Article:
Expert Testimony Explaining How Engineer’s Conduct Fell Below the Standard of Care is Necessary to Establish Negligence
A technical breach by an engineer of its design professional agreement may not be enough to establish that the engineer is negligent. As the City of Huntington Woods learned in Huntington Woods v. Orchard, Hiltz & McCliment, 2012 Mich App. LEXIS 879, expert testimony may be required to establish that an engineer’s contract breach amounts to negligence by the engineer.
In Huntington Woods v. Orchard, Hiltz & McCliment, the City of Huntington Woods executed a design engineering services contract with Orchard, Hiltz & McCliment, Inc. (OHM). As part of the design services, OHM was to design and observe the reconstruction and rehabilitation of portions of Coolidge Highway in Oakland County, Michigan.
The final plans and specifications prepared by OHM specified that a 70/22 binder was to be used in the asphalt and that seasonal suspension of paving was to occur from November 14 to April 16. The plans and specifications required a change order for any change in the plans.
During the construction of the project, OHM allowed the project to be constructed with 64/28 binder and allowed paving on the project to occur on November 16, after the November 14 deadline. After the completion of the project, when the asphalt began to deteriorate, Huntington Woods filed a lawsuit against OHM alleging that OHM provided negligent design, inspection and supervision services resulting in defective pavement on the project.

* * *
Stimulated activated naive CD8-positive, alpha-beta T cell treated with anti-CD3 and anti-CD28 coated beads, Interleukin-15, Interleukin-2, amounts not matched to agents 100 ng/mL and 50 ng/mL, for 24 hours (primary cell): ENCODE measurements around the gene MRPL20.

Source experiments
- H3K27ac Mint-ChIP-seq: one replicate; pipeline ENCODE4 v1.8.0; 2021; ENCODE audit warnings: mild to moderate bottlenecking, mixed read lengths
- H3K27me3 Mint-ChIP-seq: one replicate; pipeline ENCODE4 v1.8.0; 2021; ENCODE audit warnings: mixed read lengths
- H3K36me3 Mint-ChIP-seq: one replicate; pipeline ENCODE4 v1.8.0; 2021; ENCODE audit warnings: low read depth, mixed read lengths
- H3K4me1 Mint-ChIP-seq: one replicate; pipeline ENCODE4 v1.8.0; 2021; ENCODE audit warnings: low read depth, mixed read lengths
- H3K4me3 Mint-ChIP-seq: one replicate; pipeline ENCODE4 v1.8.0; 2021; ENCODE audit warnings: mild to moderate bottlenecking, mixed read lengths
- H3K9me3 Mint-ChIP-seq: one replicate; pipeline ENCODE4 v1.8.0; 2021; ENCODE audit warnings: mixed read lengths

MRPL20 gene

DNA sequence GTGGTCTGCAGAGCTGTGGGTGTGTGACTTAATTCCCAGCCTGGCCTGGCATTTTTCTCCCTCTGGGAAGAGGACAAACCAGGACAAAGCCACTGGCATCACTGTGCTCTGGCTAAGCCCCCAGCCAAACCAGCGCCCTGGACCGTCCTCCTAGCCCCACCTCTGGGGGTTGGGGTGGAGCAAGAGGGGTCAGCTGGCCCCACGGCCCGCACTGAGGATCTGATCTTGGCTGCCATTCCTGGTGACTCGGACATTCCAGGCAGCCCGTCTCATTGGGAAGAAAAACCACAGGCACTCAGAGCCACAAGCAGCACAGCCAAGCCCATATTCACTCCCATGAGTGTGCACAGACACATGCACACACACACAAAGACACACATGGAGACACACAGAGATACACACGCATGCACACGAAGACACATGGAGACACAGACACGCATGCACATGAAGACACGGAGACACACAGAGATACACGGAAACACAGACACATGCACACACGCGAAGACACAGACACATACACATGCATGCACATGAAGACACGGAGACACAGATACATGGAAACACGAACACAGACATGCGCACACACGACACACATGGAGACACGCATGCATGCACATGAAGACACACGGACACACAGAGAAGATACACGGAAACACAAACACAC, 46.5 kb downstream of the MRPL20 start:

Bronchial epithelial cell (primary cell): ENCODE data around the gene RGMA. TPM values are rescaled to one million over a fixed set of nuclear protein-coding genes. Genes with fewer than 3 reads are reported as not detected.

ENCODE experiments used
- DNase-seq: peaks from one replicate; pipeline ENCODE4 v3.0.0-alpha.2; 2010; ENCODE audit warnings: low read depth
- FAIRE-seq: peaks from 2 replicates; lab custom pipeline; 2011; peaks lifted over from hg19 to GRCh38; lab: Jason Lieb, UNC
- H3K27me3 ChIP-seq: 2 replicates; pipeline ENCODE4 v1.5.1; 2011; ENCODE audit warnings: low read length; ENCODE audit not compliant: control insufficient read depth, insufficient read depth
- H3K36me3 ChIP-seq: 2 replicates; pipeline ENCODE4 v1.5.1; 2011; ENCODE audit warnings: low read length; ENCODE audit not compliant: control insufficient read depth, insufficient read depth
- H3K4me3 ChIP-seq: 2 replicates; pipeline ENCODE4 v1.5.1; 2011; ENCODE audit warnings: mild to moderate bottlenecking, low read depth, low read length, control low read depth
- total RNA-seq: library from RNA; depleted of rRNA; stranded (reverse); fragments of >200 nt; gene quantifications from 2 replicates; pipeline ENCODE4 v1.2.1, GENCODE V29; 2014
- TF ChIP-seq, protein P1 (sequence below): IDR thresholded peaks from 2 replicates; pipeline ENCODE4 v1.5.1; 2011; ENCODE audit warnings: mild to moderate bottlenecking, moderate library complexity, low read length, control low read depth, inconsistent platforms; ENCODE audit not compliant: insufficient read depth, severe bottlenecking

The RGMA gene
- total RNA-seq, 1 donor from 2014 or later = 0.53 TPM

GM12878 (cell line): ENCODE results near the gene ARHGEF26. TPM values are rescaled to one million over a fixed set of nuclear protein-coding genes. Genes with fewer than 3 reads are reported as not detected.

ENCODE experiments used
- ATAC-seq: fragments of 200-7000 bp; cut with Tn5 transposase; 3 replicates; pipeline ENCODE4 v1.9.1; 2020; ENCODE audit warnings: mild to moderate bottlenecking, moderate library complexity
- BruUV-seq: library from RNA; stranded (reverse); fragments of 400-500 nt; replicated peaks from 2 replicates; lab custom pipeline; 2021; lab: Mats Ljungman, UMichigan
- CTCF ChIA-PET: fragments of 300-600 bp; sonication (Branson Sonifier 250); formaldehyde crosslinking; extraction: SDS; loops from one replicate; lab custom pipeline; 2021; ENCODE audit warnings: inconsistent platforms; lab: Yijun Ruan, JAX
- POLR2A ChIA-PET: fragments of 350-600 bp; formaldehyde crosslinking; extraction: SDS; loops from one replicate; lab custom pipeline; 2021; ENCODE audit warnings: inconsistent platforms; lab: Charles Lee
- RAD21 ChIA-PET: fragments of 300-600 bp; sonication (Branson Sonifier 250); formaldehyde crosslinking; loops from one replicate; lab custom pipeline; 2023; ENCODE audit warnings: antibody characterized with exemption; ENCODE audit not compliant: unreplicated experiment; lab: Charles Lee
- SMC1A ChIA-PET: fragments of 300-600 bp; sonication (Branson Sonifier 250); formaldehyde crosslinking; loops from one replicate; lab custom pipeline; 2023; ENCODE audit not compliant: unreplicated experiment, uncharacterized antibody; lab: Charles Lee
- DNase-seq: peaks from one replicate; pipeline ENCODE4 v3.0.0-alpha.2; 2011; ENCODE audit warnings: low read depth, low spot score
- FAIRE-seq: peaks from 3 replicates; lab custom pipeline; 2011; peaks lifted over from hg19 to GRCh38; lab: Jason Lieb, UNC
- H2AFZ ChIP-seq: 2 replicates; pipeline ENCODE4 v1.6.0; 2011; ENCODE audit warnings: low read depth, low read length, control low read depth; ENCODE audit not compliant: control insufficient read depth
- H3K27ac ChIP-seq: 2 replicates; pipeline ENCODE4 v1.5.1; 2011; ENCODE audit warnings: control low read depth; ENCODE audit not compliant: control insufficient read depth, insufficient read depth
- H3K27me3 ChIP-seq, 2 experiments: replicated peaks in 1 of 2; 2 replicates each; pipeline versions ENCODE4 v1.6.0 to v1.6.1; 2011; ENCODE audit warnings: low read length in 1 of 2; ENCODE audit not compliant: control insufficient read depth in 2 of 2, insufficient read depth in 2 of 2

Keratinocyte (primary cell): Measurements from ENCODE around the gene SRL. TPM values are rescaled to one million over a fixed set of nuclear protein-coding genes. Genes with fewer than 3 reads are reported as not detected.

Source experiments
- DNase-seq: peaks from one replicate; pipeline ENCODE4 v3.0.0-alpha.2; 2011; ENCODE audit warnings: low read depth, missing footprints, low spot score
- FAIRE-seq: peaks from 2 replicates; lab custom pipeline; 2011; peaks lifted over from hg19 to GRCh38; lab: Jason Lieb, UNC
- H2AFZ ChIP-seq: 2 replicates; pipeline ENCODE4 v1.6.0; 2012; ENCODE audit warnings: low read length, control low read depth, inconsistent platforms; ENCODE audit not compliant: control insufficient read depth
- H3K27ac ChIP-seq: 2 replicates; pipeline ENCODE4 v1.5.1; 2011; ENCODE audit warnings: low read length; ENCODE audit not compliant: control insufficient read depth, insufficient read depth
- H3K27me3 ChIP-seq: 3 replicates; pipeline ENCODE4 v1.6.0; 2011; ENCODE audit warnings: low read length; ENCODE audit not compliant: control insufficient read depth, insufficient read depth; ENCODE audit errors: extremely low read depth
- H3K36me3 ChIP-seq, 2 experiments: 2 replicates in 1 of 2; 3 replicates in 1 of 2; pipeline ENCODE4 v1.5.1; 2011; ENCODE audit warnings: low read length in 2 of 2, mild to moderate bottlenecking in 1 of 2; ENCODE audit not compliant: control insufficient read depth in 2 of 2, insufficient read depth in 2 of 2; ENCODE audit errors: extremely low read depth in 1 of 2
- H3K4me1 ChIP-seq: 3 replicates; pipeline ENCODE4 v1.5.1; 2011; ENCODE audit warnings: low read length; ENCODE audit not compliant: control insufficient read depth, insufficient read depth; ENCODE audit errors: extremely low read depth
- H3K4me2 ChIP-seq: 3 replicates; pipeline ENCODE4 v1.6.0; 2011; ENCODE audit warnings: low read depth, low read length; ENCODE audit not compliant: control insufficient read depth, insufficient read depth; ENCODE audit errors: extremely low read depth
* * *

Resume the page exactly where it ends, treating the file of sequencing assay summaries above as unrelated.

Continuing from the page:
The experts testifying on behalf of Huntington Woods at trial testified that in order for OHM to meet the standard of care, OHM had to ensure that the general contractor built the road in accordance with the plans and specifications for the project. After Huntington Woods obtained a judgment in its favor, OHM appealed.
On appeal, OHM argued that Huntington Woods failed to establish the prima facie case of negligence and contended that Huntington Woods must establish that OHM’s actual conduct on the project breached the standard of care. In other words, OHM argued that Huntington Woods must establish that by allowing the contractor to pave on November 16 and allowing the contractor to install 64/28 binder, OHM’s conduct fell below the conduct required of an engineer of ordinary skill and judgment.
The court agreed with OHM, finding that in order to establish negligence, Huntington Woods must offer expert testimony that OHM’s actual conduct fell below the standard of care. Since there was no expert testimony that a professional engineer of ordinary skill and judgment would not have allowed paving on November 16 or allowed the contractor to install 64/28 binder, Huntington Woods did not present a prima facie case of professional malpractice against OHM.Download PDF